It is never too early to start your little one working on helping with the chores. Many parents today believe that they should complete all of the housework without involving their children, but that tactic will raise adults who are not capable of looking after themselves. Instead you should start when your child is still a baby to teach that there are ways he or she can help out.
You can help your baby begin to understand chores when she or he is only a few months old. You cannot require any work of the tiny one, of course, but you can talk about your chores as you are doing them. "Daddy is changing the trash can in your diaper pail. Pee-Yew! Dirty diapers are smelly." Your baby eventually will understand you, and you are setting the stage now for explaining rather than just doing.
Seeing you complete your chores will be helpful, too. While it is tempting to wait until baby is asleep to zoom through the living room and pick up, your baby will begin to need to see you in action to understand. The living room does not magically get clean as many toddlers and older children think. You can teach your baby now that you must work on the house.
As soon as baby is old enough to play with her or his toys, you need to start teaching that we must all pick up after ourselves. There is a reason that children's shows are overrun with songs, and that is because they work! Children learn through music. There is a little clean-up diddy that goes, "Clean up. Clean up. Everybody everywhere. Clean up. Clean up. Everybody do your share." You can sing this little tune with baby while you are helping him put toys away. While you are putting all of the toys away at the beginning, by the time your baby reaches one, he or she will be working right along beside you, even if baby only gets one toy to the box by the time you pick up the others.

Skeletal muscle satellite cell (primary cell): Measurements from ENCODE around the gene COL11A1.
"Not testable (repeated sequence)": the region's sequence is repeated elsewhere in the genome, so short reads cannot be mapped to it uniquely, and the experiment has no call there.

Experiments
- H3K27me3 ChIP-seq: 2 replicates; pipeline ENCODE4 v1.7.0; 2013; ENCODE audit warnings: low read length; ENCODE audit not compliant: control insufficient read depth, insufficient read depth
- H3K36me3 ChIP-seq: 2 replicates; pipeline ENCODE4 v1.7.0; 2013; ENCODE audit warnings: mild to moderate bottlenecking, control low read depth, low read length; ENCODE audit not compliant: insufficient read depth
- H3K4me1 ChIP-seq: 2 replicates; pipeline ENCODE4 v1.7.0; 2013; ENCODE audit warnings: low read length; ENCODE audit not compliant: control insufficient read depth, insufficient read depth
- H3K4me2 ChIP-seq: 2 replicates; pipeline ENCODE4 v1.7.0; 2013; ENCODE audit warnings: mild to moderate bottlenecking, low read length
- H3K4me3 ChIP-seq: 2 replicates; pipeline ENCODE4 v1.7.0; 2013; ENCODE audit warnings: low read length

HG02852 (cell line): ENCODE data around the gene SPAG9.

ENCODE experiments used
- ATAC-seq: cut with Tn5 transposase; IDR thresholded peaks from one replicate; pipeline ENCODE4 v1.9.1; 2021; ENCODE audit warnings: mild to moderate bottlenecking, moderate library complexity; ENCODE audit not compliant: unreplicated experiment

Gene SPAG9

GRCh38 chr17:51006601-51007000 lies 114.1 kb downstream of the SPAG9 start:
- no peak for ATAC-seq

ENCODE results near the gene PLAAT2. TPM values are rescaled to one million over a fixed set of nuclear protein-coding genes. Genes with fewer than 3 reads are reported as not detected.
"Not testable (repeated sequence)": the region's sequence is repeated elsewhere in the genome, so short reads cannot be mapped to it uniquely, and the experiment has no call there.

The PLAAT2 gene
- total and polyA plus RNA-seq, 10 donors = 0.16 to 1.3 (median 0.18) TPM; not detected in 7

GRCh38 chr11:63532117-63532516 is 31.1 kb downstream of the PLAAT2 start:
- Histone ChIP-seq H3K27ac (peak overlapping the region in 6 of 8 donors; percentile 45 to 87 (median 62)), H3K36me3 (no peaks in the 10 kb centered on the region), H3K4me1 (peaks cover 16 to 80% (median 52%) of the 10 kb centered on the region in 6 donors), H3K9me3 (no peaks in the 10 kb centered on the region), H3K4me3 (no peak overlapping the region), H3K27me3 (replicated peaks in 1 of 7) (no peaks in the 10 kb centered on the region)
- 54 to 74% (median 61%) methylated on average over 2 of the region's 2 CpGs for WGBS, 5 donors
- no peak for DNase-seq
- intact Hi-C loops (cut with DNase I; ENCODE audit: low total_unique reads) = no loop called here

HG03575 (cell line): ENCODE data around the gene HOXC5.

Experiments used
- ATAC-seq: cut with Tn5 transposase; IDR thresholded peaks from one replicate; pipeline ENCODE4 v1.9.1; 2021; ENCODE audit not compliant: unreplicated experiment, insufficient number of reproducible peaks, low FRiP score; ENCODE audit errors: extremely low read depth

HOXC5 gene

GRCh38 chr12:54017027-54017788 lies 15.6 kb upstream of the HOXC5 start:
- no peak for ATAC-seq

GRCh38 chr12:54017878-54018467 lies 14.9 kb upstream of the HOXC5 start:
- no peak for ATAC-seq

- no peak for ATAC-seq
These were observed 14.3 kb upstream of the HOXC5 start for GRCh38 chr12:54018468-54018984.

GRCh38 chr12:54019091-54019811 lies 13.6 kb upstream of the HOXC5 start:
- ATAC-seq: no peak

You also can allow your baby to "help" as soon as he or she can grasp objects. As you are cleaning up from one of baby's meals, hand him the baby food jar. "Hold this for Mommy. It's trash." Then walk over to the trash can and help him toss the jar into the trash.
She can help by sitting with you while you fold laundry, too. While she may unfold a few pieces along the way, it is important for her to feel involved and will help you reinforce the idea that everyone is involved in housework. When parents complain that their three-year-old or seven-year old refuses to help around the house, it is because of parents' poor discipline techniques that allow children to get out of facing any responsibility. By teaching your children early that no one like housework but it must be done - and everyone must help - you are giving them lifelong lessons about the responsibilities of life.
By Julia Mercer